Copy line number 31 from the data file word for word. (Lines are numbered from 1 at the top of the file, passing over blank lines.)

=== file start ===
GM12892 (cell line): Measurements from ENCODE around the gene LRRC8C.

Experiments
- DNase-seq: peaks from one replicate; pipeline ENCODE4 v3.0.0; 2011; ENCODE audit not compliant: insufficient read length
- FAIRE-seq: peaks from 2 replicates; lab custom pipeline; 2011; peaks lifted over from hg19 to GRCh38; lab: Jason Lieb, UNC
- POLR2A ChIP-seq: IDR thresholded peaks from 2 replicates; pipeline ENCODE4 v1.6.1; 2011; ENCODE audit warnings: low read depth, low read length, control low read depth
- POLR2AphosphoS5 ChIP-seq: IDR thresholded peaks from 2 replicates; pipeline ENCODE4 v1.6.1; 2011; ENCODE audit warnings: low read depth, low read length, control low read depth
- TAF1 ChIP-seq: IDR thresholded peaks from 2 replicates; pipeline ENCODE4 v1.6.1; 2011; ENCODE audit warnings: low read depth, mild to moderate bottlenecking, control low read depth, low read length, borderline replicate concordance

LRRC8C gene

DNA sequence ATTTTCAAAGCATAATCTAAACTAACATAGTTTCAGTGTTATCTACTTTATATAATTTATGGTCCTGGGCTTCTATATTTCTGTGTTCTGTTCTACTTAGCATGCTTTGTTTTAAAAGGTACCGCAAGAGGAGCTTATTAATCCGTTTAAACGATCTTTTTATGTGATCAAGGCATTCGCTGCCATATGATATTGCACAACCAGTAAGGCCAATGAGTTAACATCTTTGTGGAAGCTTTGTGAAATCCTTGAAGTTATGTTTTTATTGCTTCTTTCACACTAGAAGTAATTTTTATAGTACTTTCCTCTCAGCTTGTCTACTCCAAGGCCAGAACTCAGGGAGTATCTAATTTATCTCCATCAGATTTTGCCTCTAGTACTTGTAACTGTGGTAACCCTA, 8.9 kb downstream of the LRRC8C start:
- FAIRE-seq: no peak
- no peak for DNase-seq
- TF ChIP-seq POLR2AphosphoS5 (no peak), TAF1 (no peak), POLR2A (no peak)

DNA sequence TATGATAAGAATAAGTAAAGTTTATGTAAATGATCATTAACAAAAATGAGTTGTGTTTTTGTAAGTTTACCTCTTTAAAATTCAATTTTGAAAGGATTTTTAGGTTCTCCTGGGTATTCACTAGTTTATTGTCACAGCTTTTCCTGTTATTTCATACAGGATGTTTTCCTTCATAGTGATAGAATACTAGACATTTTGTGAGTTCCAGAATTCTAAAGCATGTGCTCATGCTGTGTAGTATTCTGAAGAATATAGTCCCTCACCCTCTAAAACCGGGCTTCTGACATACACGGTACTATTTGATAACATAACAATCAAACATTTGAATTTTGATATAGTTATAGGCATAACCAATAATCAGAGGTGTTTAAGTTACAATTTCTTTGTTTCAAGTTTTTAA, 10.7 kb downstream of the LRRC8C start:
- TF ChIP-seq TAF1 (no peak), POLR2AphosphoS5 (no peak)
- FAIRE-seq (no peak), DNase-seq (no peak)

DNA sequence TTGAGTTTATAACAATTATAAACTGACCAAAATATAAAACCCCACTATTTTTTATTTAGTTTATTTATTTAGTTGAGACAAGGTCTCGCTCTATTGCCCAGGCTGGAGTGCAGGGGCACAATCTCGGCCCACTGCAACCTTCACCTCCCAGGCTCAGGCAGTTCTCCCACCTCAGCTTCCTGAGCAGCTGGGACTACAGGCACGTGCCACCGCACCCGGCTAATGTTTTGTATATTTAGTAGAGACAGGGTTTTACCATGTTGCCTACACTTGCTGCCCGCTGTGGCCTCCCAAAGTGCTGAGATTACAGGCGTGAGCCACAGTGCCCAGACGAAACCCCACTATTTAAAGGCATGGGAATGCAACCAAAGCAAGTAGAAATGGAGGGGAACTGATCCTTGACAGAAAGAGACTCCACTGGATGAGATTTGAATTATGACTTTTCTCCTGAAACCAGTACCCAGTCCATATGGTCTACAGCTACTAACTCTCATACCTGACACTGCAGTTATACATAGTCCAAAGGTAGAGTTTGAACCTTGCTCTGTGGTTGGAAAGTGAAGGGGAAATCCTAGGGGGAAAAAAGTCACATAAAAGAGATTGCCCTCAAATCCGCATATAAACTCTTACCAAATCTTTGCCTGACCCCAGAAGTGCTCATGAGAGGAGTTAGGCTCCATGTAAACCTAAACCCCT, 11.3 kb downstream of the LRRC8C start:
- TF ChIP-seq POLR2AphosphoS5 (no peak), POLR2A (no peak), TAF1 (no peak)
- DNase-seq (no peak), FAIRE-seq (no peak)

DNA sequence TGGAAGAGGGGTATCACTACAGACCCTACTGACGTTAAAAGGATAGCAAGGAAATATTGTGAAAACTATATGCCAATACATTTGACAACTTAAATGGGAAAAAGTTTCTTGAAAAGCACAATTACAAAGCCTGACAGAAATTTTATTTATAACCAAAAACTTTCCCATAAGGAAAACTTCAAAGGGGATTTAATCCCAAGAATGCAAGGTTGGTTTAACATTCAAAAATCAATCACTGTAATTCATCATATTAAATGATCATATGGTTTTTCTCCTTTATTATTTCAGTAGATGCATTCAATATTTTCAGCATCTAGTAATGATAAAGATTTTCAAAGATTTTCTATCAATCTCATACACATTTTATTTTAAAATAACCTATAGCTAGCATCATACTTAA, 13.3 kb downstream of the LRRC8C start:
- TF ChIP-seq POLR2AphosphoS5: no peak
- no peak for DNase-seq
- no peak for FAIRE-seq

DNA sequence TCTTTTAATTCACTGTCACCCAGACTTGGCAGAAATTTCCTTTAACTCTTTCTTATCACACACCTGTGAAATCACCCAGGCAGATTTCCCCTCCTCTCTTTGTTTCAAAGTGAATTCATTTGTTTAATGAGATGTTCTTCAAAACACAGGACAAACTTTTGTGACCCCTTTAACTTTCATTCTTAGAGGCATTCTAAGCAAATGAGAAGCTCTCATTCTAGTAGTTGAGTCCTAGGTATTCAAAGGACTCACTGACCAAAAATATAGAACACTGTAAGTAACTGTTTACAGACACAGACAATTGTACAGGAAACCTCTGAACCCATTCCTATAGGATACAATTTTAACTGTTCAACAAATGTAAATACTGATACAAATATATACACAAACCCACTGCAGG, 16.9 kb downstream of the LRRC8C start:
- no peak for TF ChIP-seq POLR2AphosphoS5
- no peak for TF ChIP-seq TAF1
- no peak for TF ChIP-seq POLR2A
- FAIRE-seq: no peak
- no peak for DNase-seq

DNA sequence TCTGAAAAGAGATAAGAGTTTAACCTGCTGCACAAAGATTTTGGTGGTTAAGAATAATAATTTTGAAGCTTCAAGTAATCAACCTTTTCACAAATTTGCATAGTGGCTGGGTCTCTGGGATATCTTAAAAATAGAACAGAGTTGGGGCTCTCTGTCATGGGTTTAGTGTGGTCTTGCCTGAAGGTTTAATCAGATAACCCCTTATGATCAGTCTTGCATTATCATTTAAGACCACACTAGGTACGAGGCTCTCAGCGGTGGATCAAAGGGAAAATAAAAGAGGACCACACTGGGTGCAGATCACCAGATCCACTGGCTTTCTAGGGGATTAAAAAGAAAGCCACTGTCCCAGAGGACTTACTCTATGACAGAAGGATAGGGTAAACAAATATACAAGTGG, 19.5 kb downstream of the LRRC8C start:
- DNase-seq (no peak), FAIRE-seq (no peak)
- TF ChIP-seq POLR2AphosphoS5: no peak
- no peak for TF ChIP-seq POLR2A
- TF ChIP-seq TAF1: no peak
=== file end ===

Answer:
- TF ChIP-seq POLR2AphosphoS5: no peak